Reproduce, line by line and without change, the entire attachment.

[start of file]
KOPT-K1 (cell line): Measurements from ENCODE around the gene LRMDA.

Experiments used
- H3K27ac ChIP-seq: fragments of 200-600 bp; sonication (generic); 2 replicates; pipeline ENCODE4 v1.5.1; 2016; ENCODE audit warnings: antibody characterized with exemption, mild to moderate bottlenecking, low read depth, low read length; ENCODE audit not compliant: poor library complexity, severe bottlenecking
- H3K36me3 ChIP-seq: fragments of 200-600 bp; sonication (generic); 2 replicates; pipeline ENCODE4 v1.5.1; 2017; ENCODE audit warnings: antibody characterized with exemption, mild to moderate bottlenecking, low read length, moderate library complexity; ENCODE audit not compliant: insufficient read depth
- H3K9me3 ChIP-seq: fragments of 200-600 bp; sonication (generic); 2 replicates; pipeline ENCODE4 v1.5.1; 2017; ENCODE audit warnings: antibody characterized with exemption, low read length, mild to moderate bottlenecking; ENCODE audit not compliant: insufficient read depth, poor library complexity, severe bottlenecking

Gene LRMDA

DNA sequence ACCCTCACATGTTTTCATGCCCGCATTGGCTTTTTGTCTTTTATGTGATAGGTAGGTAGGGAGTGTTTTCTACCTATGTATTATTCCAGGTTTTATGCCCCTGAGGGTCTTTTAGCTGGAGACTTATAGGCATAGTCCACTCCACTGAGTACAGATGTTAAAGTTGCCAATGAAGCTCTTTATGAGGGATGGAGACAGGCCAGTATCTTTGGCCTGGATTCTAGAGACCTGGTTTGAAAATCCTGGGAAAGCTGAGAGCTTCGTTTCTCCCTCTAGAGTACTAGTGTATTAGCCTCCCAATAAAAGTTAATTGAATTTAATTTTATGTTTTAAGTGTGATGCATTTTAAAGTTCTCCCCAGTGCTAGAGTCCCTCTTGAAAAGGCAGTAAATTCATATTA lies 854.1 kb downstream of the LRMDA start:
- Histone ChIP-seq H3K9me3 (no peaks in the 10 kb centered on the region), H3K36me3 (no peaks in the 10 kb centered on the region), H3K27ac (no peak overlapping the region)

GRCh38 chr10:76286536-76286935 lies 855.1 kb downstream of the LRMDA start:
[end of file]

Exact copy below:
KOPT-K1 (cell line): Measurements from ENCODE around the gene LRMDA.

Experiments used
- H3K27ac ChIP-seq: fragments of 200-600 bp; sonication (generic); 2 replicates; pipeline ENCODE4 v1.5.1; 2016; ENCODE audit warnings: antibody characterized with exemption, mild to moderate bottlenecking, low read depth, low read length; ENCODE audit not compliant: poor library complexity, severe bottlenecking
- H3K36me3 ChIP-seq: fragments of 200-600 bp; sonication (generic); 2 replicates; pipeline ENCODE4 v1.5.1; 2017; ENCODE audit warnings: antibody characterized with exemption, mild to moderate bottlenecking, low read length, moderate library complexity; ENCODE audit not compliant: insufficient read depth
- H3K9me3 ChIP-seq: fragments of 200-600 bp; sonication (generic); 2 replicates; pipeline ENCODE4 v1.5.1; 2017; ENCODE audit warnings: antibody characterized with exemption, low read length, mild to moderate bottlenecking; ENCODE audit not compliant: insufficient read depth, poor library complexity, severe bottlenecking

Gene LRMDA

DNA sequence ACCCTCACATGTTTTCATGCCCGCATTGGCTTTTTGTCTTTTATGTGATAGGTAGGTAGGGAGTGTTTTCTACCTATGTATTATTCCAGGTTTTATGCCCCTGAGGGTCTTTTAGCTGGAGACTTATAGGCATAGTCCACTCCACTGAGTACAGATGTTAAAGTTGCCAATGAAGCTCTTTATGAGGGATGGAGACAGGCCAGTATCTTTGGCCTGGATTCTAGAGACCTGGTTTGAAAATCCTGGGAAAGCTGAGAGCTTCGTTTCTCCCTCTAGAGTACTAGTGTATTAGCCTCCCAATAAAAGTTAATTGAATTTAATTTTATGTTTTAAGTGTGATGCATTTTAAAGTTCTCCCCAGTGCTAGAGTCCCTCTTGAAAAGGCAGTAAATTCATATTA lies 854.1 kb downstream of the LRMDA start:
- Histone ChIP-seq H3K9me3 (no peaks in the 10 kb centered on the region), H3K36me3 (no peaks in the 10 kb centered on the region), H3K27ac (no peak overlapping the region)

GRCh38 chr10:76286536-76286935 lies 855.1 kb downstream of the LRMDA start: